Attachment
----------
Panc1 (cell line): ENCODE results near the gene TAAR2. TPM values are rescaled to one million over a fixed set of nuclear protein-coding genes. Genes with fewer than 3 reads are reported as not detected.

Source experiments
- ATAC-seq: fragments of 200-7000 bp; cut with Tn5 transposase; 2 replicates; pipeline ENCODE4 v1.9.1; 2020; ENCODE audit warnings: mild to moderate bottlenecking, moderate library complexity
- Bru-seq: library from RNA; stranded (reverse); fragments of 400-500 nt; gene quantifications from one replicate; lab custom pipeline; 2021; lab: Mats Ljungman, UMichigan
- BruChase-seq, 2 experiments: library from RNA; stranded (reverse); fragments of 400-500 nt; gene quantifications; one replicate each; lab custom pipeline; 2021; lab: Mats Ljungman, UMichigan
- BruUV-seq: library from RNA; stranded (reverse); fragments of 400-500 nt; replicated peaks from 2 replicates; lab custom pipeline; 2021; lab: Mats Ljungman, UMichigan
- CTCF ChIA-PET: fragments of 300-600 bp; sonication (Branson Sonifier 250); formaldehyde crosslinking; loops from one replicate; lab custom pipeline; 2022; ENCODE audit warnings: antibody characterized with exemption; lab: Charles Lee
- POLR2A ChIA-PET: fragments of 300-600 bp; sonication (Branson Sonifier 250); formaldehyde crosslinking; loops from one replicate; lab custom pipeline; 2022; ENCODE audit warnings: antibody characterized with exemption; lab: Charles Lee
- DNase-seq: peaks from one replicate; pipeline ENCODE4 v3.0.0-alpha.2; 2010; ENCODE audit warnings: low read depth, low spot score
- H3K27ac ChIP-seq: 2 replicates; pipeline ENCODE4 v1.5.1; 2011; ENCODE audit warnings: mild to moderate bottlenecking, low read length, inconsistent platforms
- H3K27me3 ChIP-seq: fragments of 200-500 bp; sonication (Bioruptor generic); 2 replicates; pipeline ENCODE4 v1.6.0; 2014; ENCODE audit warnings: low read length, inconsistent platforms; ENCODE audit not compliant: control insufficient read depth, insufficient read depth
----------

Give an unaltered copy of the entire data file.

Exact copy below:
Panc1 (cell line): ENCODE results near the gene TAAR2. TPM values are rescaled to one million over a fixed set of nuclear protein-coding genes. Genes with fewer than 3 reads are reported as not detected.

Source experiments
- ATAC-seq: fragments of 200-7000 bp; cut with Tn5 transposase; 2 replicates; pipeline ENCODE4 v1.9.1; 2020; ENCODE audit warnings: mild to moderate bottlenecking, moderate library complexity
- Bru-seq: library from RNA; stranded (reverse); fragments of 400-500 nt; gene quantifications from one replicate; lab custom pipeline; 2021; lab: Mats Ljungman, UMichigan
- BruChase-seq, 2 experiments: library from RNA; stranded (reverse); fragments of 400-500 nt; gene quantifications; one replicate each; lab custom pipeline; 2021; lab: Mats Ljungman, UMichigan
- BruUV-seq: library from RNA; stranded (reverse); fragments of 400-500 nt; replicated peaks from 2 replicates; lab custom pipeline; 2021; lab: Mats Ljungman, UMichigan
- CTCF ChIA-PET: fragments of 300-600 bp; sonication (Branson Sonifier 250); formaldehyde crosslinking; loops from one replicate; lab custom pipeline; 2022; ENCODE audit warnings: antibody characterized with exemption; lab: Charles Lee
- POLR2A ChIA-PET: fragments of 300-600 bp; sonication (Branson Sonifier 250); formaldehyde crosslinking; loops from one replicate; lab custom pipeline; 2022; ENCODE audit warnings: antibody characterized with exemption; lab: Charles Lee
- DNase-seq: peaks from one replicate; pipeline ENCODE4 v3.0.0-alpha.2; 2010; ENCODE audit warnings: low read depth, low spot score
- H3K27ac ChIP-seq: 2 replicates; pipeline ENCODE4 v1.5.1; 2011; ENCODE audit warnings: mild to moderate bottlenecking, low read length, inconsistent platforms
- H3K27me3 ChIP-seq: fragments of 200-500 bp; sonication (Bioruptor generic); 2 replicates; pipeline ENCODE4 v1.6.0; 2014; ENCODE audit warnings: low read length, inconsistent platforms; ENCODE audit not compliant: control insufficient read depth, insufficient read depth